Jess Scully: Art and Sydney Open
See art treasures hidden away behind closed doors, such as the impressive Australian contemporary art collection at 50 Martin Place and be surprised by the art that is around us, but often unnoticed. We asked Sydney curator of brilliance, Jess Scully to share her highlights for this year’s Sydney Open:
I've developed a relationship with art over the last 20 years, through the excellent gateway drugs of fashion, design and architecture, and it has become my most enduring and fulfilling addiction.
I don't think it's an overstatement to describe art-making and enjoyment as one of the most fundamental traits that define our humanity: the human urge to make sense of the world, share stories and suggest the possible and impossible, all keep the role of art vital. Art can offer emotional connections, personal insights, intellectual challenges, cross-cultural communication, history lessons and glimpses of the future all in the blink of an eye.
For me, art and in particular, public art, art that moves out of the preserve of institutions, onto the streets and into our daily lives - can be the trigger for conversations about the kind of world we want to live in.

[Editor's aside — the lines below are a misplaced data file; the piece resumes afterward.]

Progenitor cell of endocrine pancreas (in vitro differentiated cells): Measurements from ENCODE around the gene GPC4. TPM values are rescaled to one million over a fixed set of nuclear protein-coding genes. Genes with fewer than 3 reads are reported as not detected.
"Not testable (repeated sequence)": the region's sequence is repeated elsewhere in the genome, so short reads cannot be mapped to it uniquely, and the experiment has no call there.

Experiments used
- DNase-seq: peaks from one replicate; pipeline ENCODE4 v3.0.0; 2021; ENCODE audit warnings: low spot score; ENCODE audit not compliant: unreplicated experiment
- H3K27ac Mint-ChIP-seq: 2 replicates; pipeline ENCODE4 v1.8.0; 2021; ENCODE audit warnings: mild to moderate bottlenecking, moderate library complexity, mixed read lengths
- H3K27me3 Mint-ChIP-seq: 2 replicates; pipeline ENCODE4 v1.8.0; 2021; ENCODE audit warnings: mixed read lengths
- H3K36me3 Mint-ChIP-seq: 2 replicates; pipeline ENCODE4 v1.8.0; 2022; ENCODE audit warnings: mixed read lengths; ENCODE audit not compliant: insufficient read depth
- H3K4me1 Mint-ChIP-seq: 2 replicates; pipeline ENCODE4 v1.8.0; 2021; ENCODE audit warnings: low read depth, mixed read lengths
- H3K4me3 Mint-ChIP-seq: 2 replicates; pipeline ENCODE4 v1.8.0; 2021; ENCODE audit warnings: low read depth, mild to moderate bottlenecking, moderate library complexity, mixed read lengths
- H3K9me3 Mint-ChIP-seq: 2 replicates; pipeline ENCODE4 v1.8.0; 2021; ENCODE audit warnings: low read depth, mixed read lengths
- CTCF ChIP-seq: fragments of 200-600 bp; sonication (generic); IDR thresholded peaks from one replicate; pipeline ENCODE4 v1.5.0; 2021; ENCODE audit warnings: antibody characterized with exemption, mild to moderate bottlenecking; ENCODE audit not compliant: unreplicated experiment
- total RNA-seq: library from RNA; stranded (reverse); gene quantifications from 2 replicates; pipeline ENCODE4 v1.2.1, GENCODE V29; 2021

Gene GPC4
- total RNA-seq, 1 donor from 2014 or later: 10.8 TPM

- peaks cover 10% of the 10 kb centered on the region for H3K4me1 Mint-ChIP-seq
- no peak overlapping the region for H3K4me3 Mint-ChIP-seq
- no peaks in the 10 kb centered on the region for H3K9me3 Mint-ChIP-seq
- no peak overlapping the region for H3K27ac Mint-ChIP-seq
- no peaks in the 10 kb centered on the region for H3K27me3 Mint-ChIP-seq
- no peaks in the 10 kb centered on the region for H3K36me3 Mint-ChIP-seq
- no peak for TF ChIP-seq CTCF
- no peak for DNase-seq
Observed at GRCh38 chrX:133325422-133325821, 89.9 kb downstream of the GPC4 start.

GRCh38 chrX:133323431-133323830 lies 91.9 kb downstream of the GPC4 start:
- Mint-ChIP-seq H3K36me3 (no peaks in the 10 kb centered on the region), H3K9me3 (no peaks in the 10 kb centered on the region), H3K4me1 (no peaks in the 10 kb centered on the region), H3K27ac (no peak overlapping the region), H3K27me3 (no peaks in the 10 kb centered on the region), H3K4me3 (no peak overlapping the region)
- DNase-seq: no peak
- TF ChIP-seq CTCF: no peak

To misquote Bertolt Brecht, art is a hammer, as much as it is a mirror, for society not just a tool to reflect who we are now, but to start the process of reshaping who we want to be, what we value, and building the future. Thoughtful interventions in public spaces can invite us to imagine the future we want for our cities, and by extension, for our communities and ourselves.
Be sure to check out Jess's picks during your Sydney Open tour.
Jess Scully is a curator who uses creativity and the arts, to engage communities with our future economy, and with the public realm. She is the director of Vivid Ideas, curator of TEDxSydney, a public art curator for projects across Sydney and instigator of Kids Hack Day Sydney. In the past, Jess served as policy advisor to the NSW Minister of the Arts, directed the Qantas Spirit of Youth Awards (SOYA), and edited magazines including Empty, Yen and SummerWinter.
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